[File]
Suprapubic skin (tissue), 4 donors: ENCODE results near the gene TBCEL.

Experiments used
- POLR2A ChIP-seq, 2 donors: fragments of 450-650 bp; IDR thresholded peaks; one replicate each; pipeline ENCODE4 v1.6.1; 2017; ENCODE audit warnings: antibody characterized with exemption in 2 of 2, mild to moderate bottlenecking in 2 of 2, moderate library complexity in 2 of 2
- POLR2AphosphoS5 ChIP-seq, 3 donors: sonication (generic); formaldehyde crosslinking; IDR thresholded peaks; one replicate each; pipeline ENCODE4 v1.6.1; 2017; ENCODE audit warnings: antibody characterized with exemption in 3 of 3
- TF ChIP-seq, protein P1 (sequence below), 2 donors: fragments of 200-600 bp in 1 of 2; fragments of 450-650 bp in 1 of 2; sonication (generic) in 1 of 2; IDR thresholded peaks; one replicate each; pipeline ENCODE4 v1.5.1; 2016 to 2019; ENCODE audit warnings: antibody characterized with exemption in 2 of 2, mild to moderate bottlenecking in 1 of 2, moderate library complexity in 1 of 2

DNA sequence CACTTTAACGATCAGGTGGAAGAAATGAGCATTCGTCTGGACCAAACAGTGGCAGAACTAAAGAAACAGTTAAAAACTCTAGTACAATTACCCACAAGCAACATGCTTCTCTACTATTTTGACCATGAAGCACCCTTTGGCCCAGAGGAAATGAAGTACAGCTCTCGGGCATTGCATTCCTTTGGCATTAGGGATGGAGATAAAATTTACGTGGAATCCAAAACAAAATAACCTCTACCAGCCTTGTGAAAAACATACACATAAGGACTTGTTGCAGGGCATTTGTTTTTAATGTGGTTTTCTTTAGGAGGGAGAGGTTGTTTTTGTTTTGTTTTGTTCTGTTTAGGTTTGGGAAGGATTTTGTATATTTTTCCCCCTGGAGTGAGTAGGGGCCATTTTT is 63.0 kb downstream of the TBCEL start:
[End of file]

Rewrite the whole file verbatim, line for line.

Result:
Suprapubic skin (tissue), 4 donors: ENCODE results near the gene TBCEL.

Experiments used
- POLR2A ChIP-seq, 2 donors: fragments of 450-650 bp; IDR thresholded peaks; one replicate each; pipeline ENCODE4 v1.6.1; 2017; ENCODE audit warnings: antibody characterized with exemption in 2 of 2, mild to moderate bottlenecking in 2 of 2, moderate library complexity in 2 of 2
- POLR2AphosphoS5 ChIP-seq, 3 donors: sonication (generic); formaldehyde crosslinking; IDR thresholded peaks; one replicate each; pipeline ENCODE4 v1.6.1; 2017; ENCODE audit warnings: antibody characterized with exemption in 3 of 3
- TF ChIP-seq, protein P1 (sequence below), 2 donors: fragments of 200-600 bp in 1 of 2; fragments of 450-650 bp in 1 of 2; sonication (generic) in 1 of 2; IDR thresholded peaks; one replicate each; pipeline ENCODE4 v1.5.1; 2016 to 2019; ENCODE audit warnings: antibody characterized with exemption in 2 of 2, mild to moderate bottlenecking in 1 of 2, moderate library complexity in 1 of 2

DNA sequence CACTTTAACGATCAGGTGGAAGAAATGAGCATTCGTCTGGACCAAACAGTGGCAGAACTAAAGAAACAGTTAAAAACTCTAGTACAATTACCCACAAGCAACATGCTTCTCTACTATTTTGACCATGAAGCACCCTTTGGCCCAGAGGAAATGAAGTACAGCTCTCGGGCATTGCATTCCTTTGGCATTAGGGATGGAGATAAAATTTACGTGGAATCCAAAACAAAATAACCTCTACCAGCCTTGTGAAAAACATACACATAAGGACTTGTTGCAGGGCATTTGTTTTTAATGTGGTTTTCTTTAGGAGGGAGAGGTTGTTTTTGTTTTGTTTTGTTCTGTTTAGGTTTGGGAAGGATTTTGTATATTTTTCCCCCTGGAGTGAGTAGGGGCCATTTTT is 63.0 kb downstream of the TBCEL start: